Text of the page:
A Boulder, Colo.-based group is seeking permission to operate a medical marijuana dispensary in Union Township.
Holden Farahani, managing partner for Sirona Colorado, discussed plans for the proposed dispensary at Wednesday’s supervisors meeting.
Supervisors voted unanimously to approve amending the definition of a pharmacy in a C-1 district to include a medical marijuana dispensary, subject to the rules and regulations set forth in Pennsylvania’s medical marijuana statute.
The amendment enables Sirona to complete its application for a dispensary license, which is due May 17. The state Department of Health is accepting applications for 13 new grower/processor licenses and 23 new dispensary licenses.
Farahani said his group plans to operate the dispensary at 3 Airport Road, if it receives a dispensary license. The group also is proposing to open a wellness center in the building.
The state medical marijuana law, enacted in April 2016, allows Pennsylvanians with one of 17 qualifying serious medical conditions to obtain the drug with a physician’s recommendation.
Sirona applied for a Pennsylvania grower/processor permit during the first round of applications, but it did not receive one of the 12 grower/processor permits issued by the state Department of Health. The state also issued 27 permits for dispensaries during the first round, 13 of which are approved to open.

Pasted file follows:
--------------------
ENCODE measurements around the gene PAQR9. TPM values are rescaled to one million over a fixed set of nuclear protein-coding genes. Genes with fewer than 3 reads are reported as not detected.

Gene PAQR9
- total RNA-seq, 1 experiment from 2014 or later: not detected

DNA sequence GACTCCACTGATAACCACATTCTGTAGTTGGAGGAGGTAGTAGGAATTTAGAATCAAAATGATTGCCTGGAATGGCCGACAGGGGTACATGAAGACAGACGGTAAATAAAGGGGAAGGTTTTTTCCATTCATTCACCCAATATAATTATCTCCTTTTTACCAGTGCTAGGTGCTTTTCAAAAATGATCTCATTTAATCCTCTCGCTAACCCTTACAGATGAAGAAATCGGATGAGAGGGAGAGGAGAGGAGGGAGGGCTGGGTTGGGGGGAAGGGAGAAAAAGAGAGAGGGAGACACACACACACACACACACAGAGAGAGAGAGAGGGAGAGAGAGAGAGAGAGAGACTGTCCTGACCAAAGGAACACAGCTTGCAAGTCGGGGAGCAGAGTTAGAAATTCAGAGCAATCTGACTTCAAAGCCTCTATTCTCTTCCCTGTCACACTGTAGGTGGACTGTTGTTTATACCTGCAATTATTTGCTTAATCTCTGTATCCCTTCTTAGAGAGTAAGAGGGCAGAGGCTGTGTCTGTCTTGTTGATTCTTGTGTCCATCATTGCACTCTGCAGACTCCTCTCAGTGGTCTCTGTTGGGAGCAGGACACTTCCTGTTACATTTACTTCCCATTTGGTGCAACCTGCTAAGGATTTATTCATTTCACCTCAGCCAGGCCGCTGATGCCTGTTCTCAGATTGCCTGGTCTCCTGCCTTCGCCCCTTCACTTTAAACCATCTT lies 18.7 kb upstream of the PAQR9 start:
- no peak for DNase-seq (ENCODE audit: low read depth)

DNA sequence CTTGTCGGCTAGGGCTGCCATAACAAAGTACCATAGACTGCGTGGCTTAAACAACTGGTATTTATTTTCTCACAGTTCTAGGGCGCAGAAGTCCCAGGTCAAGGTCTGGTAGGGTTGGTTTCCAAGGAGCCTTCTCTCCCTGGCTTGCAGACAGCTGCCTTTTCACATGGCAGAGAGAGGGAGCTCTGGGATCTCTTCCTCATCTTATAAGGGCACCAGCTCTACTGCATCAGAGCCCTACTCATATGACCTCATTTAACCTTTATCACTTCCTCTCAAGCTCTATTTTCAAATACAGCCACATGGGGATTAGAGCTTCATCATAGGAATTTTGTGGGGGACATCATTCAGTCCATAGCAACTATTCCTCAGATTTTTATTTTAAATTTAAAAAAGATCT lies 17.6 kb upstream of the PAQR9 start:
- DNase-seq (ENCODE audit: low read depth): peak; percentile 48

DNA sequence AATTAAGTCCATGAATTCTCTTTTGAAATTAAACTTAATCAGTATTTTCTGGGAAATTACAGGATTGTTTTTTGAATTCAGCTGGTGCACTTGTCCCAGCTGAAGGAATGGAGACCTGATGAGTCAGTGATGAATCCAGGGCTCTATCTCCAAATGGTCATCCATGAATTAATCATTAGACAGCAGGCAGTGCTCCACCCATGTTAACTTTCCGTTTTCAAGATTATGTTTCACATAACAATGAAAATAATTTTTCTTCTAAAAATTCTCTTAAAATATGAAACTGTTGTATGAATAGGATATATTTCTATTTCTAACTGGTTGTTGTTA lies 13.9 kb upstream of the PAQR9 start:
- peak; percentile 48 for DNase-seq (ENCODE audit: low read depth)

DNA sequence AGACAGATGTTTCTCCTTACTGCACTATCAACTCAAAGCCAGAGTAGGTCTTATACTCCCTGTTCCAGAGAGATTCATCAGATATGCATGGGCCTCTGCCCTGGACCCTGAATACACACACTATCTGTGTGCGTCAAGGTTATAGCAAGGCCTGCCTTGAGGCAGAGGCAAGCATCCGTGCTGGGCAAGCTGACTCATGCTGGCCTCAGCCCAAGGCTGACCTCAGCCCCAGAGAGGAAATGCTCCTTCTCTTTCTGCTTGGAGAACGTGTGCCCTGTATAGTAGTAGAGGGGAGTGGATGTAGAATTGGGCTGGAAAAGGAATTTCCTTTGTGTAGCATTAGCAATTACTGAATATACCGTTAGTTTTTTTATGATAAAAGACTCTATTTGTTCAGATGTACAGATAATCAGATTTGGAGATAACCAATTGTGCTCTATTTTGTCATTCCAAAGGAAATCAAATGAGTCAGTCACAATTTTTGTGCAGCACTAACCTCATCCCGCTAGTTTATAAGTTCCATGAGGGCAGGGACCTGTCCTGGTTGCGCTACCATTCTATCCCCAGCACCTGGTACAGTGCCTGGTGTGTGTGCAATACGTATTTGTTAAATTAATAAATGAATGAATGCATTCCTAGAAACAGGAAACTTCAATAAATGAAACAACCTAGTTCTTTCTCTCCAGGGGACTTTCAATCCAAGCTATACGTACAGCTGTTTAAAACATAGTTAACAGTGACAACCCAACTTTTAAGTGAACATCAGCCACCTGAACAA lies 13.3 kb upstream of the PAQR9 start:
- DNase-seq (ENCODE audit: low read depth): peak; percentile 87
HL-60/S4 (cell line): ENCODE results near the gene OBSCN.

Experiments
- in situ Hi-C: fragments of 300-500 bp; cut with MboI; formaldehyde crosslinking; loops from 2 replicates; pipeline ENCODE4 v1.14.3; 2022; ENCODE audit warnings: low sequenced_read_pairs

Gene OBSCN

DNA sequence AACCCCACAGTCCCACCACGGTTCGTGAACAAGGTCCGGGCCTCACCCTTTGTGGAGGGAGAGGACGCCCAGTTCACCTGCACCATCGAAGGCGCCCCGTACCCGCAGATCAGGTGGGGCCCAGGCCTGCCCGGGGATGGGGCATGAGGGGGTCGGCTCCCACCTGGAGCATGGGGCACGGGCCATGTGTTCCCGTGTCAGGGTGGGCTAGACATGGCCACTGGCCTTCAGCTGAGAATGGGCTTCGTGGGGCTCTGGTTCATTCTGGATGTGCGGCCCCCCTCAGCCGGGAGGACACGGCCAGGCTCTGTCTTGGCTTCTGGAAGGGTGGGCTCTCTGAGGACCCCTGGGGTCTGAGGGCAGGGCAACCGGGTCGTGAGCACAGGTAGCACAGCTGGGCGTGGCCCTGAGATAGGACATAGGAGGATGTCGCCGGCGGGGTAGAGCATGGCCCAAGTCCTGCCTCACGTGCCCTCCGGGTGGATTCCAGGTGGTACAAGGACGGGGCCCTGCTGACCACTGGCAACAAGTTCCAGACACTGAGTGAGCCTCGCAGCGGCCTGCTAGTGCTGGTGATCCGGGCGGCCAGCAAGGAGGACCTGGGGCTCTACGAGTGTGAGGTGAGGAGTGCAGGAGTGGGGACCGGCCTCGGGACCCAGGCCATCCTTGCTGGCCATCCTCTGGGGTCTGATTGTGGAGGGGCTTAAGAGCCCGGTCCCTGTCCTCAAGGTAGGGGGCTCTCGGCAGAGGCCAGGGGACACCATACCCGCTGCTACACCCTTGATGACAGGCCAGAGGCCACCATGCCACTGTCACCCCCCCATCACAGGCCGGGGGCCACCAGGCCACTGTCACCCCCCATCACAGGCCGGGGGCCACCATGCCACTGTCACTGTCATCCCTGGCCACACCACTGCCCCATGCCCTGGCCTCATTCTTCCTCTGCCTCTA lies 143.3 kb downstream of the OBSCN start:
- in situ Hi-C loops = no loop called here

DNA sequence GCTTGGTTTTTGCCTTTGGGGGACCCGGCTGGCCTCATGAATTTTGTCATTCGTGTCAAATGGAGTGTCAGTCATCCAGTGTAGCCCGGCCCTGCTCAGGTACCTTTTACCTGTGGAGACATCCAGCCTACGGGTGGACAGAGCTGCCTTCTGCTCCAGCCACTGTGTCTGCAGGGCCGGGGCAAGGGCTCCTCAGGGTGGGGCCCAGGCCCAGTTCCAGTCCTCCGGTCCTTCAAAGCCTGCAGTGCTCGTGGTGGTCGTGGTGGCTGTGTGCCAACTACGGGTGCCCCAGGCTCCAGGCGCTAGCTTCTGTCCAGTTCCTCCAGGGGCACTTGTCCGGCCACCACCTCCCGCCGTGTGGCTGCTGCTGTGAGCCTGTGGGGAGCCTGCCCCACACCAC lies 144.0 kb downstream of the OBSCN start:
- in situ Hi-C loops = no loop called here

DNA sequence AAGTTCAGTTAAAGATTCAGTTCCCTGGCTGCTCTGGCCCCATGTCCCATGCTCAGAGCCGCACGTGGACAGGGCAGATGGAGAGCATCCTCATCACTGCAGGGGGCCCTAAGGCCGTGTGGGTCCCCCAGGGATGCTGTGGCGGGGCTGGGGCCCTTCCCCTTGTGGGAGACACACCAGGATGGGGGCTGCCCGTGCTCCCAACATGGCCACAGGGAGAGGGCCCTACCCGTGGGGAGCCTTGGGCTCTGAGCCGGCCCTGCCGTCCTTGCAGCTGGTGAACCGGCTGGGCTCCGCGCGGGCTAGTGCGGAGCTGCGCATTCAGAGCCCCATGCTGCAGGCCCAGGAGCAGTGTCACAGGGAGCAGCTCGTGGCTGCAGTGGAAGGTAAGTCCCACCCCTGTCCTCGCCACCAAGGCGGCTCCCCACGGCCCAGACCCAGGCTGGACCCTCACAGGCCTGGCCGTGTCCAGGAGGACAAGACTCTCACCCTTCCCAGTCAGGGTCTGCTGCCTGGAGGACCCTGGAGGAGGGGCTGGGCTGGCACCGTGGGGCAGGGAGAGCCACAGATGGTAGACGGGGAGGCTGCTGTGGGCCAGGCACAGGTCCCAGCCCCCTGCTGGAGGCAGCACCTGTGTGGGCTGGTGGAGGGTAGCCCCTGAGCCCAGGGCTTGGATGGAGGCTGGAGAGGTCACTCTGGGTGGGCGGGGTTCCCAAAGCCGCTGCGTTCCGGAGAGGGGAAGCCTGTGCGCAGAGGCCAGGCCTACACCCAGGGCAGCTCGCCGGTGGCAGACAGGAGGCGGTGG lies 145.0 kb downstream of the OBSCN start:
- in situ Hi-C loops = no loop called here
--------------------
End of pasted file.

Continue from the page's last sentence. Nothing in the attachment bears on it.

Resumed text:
Farahani, a Penn State University graduate and former restaurateur who served as a Subway development agent and has lived in Southwestern Pennsylvania for about 20 years, said he was motivated to become involved in the medical marijuana industry after seeing the positive impact cannabis had on a friend’s daughter, who suffered from epileptic seizures.
The girl, he said, had participated in a pilot test program in Pennsylvania until the program was discontinued, and her family moved to Colorado so that she could have access to medical marijuana.
“She continued to get better. I saw this girl go from having multiple seizures a day to last winter, when she was sledding down a snow hill,” said Farahani. “I’ve run into so many people with fibromyalgia, from multiple sclerosis to Parkinson’s disease that, for whatever reason, this plant is helping people.”
He moved with his family to Colorado about 2 1/2 years ago to learn more about the medical cannabis industry.
“Everyone thought I was crazy … but I wanted to get to the bottom of why the plant was doing what it’s doing for certain people,” said Farahani.
The Sirona facility in Colorado produces several medical cannabis products sought after in Pennsylvania, he said.
Farahani said the dispensary would employ approximately four full-time employees and five part-time employees.
About 20 audience members attended the meeting, and several clapped after supervisors approved the amendment.
Said Supervisor Charles Trax, “I’m for it, I really am. I think it’s an amazing opportunity.”
More than 25,000 Pennsylvania residents have registered for medical marijuana, and Farahani said about 12,000 of them have been certified to participate in the program.